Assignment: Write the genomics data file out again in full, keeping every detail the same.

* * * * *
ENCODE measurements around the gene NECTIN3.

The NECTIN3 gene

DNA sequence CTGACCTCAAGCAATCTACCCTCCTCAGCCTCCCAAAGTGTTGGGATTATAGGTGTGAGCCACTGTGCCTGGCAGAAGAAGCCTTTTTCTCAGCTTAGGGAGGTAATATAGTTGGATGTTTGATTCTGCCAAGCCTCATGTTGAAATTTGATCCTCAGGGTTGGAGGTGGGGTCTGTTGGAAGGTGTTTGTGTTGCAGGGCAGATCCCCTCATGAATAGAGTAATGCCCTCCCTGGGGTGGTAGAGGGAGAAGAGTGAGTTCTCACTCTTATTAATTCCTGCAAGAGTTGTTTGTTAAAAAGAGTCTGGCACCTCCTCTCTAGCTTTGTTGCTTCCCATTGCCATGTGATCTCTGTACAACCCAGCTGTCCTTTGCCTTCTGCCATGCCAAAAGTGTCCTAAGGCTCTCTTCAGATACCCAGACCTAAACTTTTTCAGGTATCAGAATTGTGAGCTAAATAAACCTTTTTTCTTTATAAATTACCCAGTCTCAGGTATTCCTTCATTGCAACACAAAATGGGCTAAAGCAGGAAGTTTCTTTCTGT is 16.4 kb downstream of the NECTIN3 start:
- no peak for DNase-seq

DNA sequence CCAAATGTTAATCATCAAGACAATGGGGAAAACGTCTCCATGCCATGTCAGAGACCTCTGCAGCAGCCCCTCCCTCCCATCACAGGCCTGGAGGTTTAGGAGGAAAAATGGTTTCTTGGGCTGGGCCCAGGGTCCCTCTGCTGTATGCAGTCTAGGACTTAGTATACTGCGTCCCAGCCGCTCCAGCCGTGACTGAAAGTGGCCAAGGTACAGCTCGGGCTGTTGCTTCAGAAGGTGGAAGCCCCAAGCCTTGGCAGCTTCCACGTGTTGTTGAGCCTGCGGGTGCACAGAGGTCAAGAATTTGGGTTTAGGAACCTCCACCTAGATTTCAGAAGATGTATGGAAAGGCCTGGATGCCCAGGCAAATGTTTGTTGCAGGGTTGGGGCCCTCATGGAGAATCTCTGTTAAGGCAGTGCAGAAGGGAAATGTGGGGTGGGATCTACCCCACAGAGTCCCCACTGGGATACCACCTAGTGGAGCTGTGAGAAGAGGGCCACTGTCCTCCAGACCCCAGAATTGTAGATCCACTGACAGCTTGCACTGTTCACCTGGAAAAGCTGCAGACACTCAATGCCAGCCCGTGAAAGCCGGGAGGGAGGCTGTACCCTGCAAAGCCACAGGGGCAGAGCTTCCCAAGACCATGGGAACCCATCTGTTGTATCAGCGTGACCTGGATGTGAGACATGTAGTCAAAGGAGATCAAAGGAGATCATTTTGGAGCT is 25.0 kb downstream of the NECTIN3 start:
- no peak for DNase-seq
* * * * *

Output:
ENCODE measurements around the gene NECTIN3.

The NECTIN3 gene

DNA sequence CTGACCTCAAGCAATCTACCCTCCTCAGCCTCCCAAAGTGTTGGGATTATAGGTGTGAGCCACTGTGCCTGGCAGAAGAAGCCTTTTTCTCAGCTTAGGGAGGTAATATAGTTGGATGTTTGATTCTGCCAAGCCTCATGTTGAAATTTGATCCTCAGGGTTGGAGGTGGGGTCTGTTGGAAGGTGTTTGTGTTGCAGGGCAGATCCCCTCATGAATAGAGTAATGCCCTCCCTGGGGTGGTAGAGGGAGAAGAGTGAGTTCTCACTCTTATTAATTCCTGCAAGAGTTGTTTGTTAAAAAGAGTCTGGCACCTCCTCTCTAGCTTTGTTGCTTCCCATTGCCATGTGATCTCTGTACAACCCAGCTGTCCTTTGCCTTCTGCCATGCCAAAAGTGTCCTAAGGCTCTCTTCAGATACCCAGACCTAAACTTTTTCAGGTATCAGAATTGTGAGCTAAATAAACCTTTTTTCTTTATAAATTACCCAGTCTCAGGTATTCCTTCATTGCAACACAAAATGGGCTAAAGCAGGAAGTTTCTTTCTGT is 16.4 kb downstream of the NECTIN3 start:
- no peak for DNase-seq

DNA sequence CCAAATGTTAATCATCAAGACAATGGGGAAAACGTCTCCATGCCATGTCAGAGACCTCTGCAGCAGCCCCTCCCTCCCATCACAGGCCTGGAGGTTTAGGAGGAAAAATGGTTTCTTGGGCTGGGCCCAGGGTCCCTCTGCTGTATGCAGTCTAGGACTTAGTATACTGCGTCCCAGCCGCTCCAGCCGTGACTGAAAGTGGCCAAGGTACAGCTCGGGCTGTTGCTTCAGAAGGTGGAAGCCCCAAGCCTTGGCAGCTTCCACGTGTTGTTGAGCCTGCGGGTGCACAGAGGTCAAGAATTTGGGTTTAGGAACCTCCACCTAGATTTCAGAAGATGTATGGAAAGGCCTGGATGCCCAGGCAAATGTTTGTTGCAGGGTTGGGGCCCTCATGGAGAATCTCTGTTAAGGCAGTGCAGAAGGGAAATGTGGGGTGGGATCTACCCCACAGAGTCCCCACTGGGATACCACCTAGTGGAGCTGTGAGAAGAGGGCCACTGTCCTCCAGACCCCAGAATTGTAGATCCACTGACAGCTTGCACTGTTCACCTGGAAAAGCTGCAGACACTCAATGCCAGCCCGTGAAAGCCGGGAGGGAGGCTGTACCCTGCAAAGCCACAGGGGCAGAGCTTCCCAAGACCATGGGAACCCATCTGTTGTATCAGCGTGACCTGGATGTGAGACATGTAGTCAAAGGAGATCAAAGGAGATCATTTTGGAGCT is 25.0 kb downstream of the NECTIN3 start:
- no peak for DNase-seq